Bille August has recently filmed an adaptation of Lagerlof's Jerusalem- for Victor Sjöström and AB Svenska Biograteatern it became The Sons of Ingmar (Ingmarssonera,1918) starring Harriet Bosse and Tore Svennberg with the director and Karin, Daughter of Ingmar (Karin Ingmarsdotter 1920, six reels), starring Tora Teje, Harriet Bosse and Bertil Malmstedt with the director, thier having been filmed by cinematographer Julius Jaenzon and the screenplays to both film's having had been being Sjöström's; for Molander, Ingmar's Inheritance (Ingmarsarvet, 1925) with Marta Hallden and Mona Martensson and To the East (Till Osterland, 1926). Both star Lars Hanson and co-starring Molander. It had been Mauritz Stiller that had visited Selma Lagerlöf in Dalecarli to discuss the filming of adaptations to the novel. Sjöström had in fact hoped to film Liljecrona's Home rather than Jerusalem. Writing about The Sons of Ingmar, Bengt Forslund notes, "The most striking change that Sjöström introduces in his screenplay is to treat, daringly, the Kingdom of Heaven as a realistic setting...The scenery provides comic relief without seeming ridiculous. " Shooting the film mostly on location, "Sjöström developed dramatic moments that do not have the same intensity in the book" (Forslund). Forslund concludes by writing, "Otherwise, I still find The Sons of Ingmar less cinematic than The Outlaw and His Wife, less personal in its narrative technique." Of the actors in the film, he remarks, "Harriet Bosse seems a little mI'm iscast in the role of Brita, which certainly should have been played by an actress ten years younger."
While writing about the film Wild Strawberries, Jorn Donner notes that Ingmar Bergman's film is in part a tribute to Victor Sjostrom the director, "Many scenes have a tie-in with Victor Sjostrom's work. A smashed watch plays a part in Karin Ingmarsdotter."
Filmindustri Inc Scandia began in 1918, that year the company filming the first film directed by John W. Brunius, Puss and Boots, (Masterkattan i stovlar), starring Gösta Ekman and Mary Johnson. The film was co-witten by John W. Brunius and Sam Ask. It was also the first film in which actress Anna Carlsten was to appear. The following year Skandia merged with Svenska Bio to team Charles Magnusson with Nils Bouveng to run AB Svensk Filmindustri.
Mary Johnson also that year appeared in the Swedish silent film Storstadsfaror, directed by Manne Göthson and photographed by Gustav A Gustafson. Appearing with her in the film were Agda Helin, Tekla Sjoblom and Lilly Cronwin.
In 1918, the first films to be directed by Sidney Franklin, who would later direct Greta Garbo in the silent film Wild Orchids, appeared in theaters, among them being Bride of Fear (five reels), The Safety Curtain (five reels) with Norma Talmadge, The Forbidden City (five reels) and Her Only Way (six reels), both films also starring Norma Talmadge. That year Fred Niblo, who would later direct Greta Garbo in the silent film The Mysterious Lady as well as Norma Talmadge in Camille (1927, nine reels), also began directing, his films having been The Marriage Ring, Fuss and Feathers (five reels), Happy Though Married (five reels) and When Do We Eat?. Director Paul Powell during 1918 teamed Rudolph Valentino and Marry Warren for the film All Night (five reels).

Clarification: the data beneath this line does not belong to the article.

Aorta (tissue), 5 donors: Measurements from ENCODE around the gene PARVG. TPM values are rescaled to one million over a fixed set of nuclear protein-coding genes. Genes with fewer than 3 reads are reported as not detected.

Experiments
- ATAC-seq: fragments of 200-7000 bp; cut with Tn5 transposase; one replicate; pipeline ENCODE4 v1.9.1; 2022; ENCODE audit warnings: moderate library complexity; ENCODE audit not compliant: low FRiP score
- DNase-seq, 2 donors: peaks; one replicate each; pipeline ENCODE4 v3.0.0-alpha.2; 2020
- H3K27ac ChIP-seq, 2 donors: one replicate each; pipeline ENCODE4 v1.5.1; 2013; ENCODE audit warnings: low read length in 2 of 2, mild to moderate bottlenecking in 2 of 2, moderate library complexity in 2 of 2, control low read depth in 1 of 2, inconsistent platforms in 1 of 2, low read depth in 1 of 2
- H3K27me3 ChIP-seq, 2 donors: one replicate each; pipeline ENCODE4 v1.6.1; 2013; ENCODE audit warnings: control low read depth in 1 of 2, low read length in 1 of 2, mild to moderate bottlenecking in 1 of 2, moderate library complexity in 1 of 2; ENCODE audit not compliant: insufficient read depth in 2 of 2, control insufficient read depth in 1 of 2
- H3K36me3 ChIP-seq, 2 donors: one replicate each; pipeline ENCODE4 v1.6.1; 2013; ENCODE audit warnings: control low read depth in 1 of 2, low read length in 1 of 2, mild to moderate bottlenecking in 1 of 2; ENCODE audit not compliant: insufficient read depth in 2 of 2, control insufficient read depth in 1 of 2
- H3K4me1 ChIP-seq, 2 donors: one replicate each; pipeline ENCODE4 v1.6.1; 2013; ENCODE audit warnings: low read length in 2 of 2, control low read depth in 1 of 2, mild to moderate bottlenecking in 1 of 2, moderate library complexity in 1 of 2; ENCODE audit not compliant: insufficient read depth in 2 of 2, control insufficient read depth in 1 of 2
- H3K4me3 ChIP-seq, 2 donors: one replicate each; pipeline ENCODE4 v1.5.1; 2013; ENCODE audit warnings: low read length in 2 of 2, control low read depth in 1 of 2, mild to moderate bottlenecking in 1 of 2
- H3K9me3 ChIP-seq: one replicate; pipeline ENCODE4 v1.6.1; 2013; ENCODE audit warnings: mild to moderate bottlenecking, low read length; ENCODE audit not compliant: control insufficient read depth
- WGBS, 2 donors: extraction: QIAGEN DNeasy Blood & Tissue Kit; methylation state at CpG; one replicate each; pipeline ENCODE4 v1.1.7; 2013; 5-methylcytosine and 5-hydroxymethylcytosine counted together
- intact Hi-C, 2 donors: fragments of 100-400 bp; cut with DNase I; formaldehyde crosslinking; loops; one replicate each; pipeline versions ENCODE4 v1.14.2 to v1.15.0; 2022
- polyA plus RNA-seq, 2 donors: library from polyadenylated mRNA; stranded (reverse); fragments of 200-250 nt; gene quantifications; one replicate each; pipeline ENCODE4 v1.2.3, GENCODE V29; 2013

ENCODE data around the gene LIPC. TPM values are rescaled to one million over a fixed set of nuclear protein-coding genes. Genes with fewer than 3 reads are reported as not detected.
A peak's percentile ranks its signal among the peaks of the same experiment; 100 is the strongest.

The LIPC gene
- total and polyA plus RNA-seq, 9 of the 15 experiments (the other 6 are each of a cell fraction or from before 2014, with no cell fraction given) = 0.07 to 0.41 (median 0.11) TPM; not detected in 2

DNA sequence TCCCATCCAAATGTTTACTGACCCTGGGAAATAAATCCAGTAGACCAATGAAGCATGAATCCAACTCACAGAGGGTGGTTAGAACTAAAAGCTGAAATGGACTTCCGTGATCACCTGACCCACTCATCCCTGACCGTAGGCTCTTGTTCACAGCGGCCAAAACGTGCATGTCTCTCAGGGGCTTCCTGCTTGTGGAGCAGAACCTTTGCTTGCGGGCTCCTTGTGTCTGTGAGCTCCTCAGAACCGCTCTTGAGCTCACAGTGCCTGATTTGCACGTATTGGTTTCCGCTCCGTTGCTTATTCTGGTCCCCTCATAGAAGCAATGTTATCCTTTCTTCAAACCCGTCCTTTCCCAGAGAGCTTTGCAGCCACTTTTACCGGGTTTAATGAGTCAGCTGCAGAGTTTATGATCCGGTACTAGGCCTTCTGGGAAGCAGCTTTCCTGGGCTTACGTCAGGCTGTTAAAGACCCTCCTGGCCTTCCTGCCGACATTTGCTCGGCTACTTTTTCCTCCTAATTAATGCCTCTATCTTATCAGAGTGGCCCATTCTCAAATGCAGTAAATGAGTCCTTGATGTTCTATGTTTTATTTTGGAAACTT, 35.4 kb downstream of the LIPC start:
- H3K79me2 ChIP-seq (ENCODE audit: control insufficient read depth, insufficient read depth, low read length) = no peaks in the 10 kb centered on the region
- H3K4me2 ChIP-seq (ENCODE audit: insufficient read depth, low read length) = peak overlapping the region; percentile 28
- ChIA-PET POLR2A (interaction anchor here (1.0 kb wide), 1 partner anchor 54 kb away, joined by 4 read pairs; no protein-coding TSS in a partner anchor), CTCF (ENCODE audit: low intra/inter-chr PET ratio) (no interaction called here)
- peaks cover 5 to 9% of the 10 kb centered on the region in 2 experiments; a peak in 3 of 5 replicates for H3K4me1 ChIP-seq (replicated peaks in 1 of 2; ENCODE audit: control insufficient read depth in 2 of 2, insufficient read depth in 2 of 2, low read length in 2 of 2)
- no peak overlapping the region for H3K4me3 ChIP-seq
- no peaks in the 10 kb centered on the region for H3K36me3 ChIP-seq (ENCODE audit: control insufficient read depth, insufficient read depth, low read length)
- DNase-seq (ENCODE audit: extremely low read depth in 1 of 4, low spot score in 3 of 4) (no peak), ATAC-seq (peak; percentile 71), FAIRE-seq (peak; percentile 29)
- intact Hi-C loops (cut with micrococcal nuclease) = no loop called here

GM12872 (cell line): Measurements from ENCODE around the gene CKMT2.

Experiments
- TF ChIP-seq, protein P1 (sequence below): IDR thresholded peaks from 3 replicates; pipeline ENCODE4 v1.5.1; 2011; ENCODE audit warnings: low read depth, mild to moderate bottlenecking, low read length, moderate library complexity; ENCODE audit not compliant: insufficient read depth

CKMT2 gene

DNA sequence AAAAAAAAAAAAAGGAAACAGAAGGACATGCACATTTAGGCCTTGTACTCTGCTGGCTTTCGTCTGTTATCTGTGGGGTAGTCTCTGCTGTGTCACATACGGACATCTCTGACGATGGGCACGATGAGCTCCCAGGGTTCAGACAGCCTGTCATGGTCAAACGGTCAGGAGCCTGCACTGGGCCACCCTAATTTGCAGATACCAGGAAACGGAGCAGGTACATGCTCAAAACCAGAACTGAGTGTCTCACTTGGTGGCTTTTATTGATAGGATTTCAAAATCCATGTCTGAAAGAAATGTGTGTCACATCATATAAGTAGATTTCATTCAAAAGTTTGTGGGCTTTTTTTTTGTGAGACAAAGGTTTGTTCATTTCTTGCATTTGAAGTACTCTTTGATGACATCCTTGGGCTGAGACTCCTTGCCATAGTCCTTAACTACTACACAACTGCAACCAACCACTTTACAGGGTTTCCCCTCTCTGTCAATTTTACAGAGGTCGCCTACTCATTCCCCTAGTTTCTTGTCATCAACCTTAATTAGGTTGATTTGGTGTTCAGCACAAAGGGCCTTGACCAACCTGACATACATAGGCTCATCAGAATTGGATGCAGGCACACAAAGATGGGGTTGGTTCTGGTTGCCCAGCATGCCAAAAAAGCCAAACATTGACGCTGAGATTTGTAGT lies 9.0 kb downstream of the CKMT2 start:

In 1919, Victor Sjöström wrote and directed His Lord's Will (His Grace's Will, Hans nads testamente) from the writings of Hjalmar Bergman. His Lord's Will (1940), starring Olof Sandborg, Barbro Kollberg and Alf Kjellin and scripted by Stina Bergman was directed by Per Lindberg. During 1919 the novel God's Orchid, written by Swedish playwright Hjalmar Bergman, would be published, followed in 1921 by the novel Thy Rod and Thy Staff and in 1930 by Jac the Clown.
Also in 1919, the Swedish director Ivan Hedqvist directed The Downy Girl. Ett farligt frieri (1919), starring Lars Hanson, Gull Cronvall, Hilda Categren and actress Uno Henning in her first on screen appearance, was directed by the Swedish director Rune Carlsten for Filmindustri Scandia, as was The Bomb (Bomben, Sunshine and Shadow), starring Karin Molander and Gösta Ekman. They were the first two of five films directed by Rune Carlsten to be photographed by cinematographer Raoul Reynols. John W. Brunius that year directed the film The Girl of Solbakken (Synnove Solbakken), based on the novel written by Bjornstjerne Bjornson in 1857, the assistant director with Brunius having been Einar Bruun. Starring Lars Hanson and Karin Molander, it was the first film in which the actresses Ellen Dall, Ingrid Sandahl and Solveig Hedengran would each appear. The film reunited Sam Ask with John W. Bruinus, their both having co-written the script, as with Masterkatten i stovlar. Tytti Soila, in regard to the editing of the film writes, "The film's conflict of ideas is condensed in a sequence where there is cross-cutting between a religious revival meeting at Synnove's home and young people celebrating Midsummer by dancing in a meadow." That year Brunius also directed the film Oh Tommorow Night(Ah, i morron kvall), photographed by Hugo Edlund. Einar Bruun in 1919 directed the film Surrogatet, with Karin Molander for Filmindustri Scandia, Stockholm. The People of Hemso (Hemsoborna, 1919) was directed by Carl Barcklind, it starring Einar Hanson, Nils Ahren and Hilma Barcklind, as was the film En un mans vag. Hemsoborna was also photographed by cinematographer Hugo Edlund. Danish Film director Robert Dinesen in 1919 filmed the first of two films in Sweden, Jefthas dottar, with Signe Kolthoff, the second having been Odets redskap with Astri Torsell and Clara Schonfeld filmed in 1922.